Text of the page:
What does a Choreographer do?

A Choreographer creates original dance movements and routines for performances and productions. They also develop different interpretations of existing dances for an individual Actor or group of Performers, often referred to as the chorus.

What are the main responsibilities of a Choreographer?

  • Create dance routines that work with the music and lyrics of a production or performance
  • Read through the script and listen to the music or songs to create dance sequences and to interpret the story through dance 
  • Sometimes, movement is also required as part of a scene or transition. The Choreographer can develop a sequence of movements to show this
  • Attend rehearsals and ensure everyone has a clear understanding of the routine and ensure everyone is at the same level
  • Ensure the routine looks good to an audience and everyone is in time with each other and the music
  • Make sure the movement follows the original interpretation and Director’s vision. 

You can search for Choreographer opportunities from across the theatre industry here

What qualifications do I need to be a Choreographer?

A formal qualification is not necessary as Choreographers typically begin their career as Dancers and study a variety of routines. However, here are some useful subjects and courses that you can study to gain knowledge and experience:

  • Dance
  • Choreography 
  • Physical Theatre 
  • Directing
  • Creative Arts
  • Theatre Studies/Drama
  • Acting

Search training opportunities to help you get into theatre here

Here are some subjects that you can study at school which will teach you some useful skills for becoming an Choreographer:

  • Dance 
  • Drama/Theatre Studies
  • Physical Education 

Always keep a showreel of your individual work and where your work has been shown as well as choreography for any previous productions. 

Find dance opportunities to help you get into theatre here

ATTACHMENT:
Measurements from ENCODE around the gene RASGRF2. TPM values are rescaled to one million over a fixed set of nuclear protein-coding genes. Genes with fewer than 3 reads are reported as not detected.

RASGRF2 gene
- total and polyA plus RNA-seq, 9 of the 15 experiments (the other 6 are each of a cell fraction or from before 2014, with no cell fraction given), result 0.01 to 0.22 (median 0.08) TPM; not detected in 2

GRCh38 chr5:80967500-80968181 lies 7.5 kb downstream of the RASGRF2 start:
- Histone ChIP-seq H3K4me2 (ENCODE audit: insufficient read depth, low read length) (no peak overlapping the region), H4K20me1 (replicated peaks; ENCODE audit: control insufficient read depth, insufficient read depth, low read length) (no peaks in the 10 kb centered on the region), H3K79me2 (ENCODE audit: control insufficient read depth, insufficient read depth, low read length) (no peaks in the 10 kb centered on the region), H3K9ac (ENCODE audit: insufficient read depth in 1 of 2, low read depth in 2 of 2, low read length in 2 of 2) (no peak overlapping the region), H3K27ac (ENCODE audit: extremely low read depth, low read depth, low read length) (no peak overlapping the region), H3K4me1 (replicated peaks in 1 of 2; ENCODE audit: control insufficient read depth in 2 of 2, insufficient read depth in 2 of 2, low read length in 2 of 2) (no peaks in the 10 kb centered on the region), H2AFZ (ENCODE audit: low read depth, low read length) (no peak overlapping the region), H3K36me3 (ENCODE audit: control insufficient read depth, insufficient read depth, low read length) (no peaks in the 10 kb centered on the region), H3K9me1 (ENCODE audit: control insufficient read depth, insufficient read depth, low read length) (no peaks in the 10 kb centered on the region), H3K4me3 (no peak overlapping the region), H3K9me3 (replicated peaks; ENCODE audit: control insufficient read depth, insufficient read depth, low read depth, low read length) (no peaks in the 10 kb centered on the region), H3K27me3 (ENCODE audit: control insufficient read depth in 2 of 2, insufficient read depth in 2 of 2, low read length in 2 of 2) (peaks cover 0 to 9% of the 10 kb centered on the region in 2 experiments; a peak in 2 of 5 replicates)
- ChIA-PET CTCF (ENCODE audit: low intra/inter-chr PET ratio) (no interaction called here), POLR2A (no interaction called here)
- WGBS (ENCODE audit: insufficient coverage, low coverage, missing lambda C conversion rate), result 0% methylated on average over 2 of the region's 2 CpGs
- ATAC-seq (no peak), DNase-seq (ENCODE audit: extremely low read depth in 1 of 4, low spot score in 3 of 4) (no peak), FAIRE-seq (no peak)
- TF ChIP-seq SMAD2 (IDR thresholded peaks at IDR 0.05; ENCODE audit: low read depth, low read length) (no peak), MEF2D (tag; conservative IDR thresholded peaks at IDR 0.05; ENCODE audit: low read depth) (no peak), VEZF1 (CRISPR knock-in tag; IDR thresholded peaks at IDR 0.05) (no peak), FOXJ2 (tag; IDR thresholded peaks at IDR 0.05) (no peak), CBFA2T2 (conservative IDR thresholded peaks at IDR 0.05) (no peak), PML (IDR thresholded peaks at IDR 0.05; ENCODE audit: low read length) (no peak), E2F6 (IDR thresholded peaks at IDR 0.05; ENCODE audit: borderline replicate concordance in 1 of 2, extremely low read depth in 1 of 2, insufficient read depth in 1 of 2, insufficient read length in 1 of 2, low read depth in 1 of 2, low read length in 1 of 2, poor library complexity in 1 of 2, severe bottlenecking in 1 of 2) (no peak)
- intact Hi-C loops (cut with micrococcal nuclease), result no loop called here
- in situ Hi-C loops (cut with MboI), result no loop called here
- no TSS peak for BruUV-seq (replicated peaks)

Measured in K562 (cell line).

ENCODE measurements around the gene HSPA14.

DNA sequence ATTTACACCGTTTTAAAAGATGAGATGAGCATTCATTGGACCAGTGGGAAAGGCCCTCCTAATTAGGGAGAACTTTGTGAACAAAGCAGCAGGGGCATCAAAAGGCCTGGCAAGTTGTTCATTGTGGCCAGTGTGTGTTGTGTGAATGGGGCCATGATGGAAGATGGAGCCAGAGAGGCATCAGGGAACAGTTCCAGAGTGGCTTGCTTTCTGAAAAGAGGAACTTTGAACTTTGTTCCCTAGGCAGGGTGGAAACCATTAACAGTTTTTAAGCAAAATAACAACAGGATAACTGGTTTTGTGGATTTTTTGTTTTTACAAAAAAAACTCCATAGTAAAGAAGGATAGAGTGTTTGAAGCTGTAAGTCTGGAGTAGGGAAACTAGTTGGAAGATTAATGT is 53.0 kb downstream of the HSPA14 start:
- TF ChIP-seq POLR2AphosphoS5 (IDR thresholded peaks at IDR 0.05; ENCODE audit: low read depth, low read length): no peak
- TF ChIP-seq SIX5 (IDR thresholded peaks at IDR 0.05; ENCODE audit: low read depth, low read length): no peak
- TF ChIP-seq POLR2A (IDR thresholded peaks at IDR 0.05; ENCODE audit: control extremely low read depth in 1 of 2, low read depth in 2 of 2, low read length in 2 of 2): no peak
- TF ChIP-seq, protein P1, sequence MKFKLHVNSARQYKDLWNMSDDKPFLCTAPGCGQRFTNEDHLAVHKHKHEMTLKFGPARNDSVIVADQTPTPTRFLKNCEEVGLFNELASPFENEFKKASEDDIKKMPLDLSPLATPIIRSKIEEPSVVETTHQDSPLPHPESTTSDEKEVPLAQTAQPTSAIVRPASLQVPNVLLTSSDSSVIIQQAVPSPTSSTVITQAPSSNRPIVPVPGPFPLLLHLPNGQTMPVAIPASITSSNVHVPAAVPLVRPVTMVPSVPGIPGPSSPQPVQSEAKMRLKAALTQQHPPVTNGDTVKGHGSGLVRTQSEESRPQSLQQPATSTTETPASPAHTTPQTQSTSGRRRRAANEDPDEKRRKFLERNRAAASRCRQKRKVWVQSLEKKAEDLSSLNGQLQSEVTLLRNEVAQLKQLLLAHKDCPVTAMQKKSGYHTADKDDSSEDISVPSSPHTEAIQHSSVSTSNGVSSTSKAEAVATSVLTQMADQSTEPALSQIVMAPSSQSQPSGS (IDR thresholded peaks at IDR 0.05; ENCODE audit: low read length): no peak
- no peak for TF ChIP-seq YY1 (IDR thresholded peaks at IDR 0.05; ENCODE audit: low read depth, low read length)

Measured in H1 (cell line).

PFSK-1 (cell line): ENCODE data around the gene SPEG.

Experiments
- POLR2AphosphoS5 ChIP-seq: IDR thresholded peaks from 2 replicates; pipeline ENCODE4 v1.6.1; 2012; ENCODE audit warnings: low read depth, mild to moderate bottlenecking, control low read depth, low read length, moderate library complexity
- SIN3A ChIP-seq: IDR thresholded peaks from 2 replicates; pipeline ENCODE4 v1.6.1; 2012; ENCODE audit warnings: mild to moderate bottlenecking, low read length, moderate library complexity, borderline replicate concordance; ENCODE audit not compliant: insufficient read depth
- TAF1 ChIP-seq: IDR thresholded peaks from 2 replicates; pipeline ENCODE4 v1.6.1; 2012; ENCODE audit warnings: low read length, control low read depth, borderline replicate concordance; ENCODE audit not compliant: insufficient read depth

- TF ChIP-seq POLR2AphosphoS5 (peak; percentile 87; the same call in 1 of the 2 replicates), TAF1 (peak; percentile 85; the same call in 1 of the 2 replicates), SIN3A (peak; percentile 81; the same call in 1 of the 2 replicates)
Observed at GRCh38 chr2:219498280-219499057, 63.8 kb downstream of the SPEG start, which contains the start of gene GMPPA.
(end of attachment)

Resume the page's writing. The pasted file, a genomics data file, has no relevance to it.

What skills do I need to be a Choreographer?

  • Rhythm and musicality  
  • Able to follow choreography and create original dance sequences
  • Time management
  • Attention to detail 
  • Collaboration skills 
  • Self promotion
  • Team building and leadership 
  • Teaching skills 
  • Knowledge of theatre 

What does a career in Choreography look like?

Choreographers often begin their careers as Dancers and study from an early age. When they establish a successful dance career they may then transition into an Assistant Choreographer before becoming a Choreographer. You can study through various workshops and always keep active and up to date with the latest trends in the dance world. Some Choreographers work on a freelance basis so self promotion is essential. Read our blog 'How to become a freelancer in theatre' here.

How much does a Choreographer earn?

On a project to project basis, the Independent Theatre Council states that the minimum preparatory fee for preparation and up to 2 weeks’ rehearsals is £2,310. If rehearsals continue past this, the weekly fee is £572 or daily fee is £186 (correct as of May 2024).

The above is a guide. Pay, salary or fee can vary depending on the theatre or company, as well as your personal experience. National institutions or commercial productions can pay in excess of the above, with profit-share or community theatre paying less.

Find all careers advice with our other blogs here

You can find theatre jobs via The Stage Jobs here 


Photo: Shutterstock

Updated: 24th May 2024

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